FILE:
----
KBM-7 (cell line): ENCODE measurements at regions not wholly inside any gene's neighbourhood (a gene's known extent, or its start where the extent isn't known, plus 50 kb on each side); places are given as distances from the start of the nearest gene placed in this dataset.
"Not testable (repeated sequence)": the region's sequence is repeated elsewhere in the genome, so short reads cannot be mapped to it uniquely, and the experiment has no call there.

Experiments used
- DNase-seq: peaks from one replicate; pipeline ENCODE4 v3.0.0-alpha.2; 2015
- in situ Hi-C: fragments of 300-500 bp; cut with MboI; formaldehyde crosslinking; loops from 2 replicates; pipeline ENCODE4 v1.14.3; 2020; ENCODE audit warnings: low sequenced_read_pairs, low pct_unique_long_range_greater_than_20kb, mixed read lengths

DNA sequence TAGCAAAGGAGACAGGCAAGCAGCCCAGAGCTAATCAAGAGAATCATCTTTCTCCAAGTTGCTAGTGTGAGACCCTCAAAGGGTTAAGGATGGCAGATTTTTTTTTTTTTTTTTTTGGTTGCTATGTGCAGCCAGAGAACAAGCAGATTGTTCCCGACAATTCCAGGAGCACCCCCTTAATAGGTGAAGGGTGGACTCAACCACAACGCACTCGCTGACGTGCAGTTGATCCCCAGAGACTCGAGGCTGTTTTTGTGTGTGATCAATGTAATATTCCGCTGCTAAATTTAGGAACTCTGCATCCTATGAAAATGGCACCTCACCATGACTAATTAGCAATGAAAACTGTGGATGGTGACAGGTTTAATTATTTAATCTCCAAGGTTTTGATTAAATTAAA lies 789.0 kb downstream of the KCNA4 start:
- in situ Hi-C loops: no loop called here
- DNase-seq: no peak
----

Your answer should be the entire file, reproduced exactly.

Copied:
KBM-7 (cell line): ENCODE measurements at regions not wholly inside any gene's neighbourhood (a gene's known extent, or its start where the extent isn't known, plus 50 kb on each side); places are given as distances from the start of the nearest gene placed in this dataset.
"Not testable (repeated sequence)": the region's sequence is repeated elsewhere in the genome, so short reads cannot be mapped to it uniquely, and the experiment has no call there.

Experiments used
- DNase-seq: peaks from one replicate; pipeline ENCODE4 v3.0.0-alpha.2; 2015
- in situ Hi-C: fragments of 300-500 bp; cut with MboI; formaldehyde crosslinking; loops from 2 replicates; pipeline ENCODE4 v1.14.3; 2020; ENCODE audit warnings: low sequenced_read_pairs, low pct_unique_long_range_greater_than_20kb, mixed read lengths

DNA sequence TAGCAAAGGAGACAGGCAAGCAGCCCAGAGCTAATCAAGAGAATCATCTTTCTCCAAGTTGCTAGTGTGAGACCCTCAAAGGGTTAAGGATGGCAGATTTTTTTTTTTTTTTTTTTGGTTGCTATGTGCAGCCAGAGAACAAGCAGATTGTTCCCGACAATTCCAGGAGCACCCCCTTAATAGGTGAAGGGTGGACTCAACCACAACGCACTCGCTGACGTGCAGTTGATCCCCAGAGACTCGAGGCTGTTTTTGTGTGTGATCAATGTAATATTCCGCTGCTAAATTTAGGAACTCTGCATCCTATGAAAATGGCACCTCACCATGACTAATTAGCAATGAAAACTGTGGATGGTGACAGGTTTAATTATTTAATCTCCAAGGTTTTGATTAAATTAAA lies 789.0 kb downstream of the KCNA4 start:
- in situ Hi-C loops: no loop called here
- DNase-seq: no peak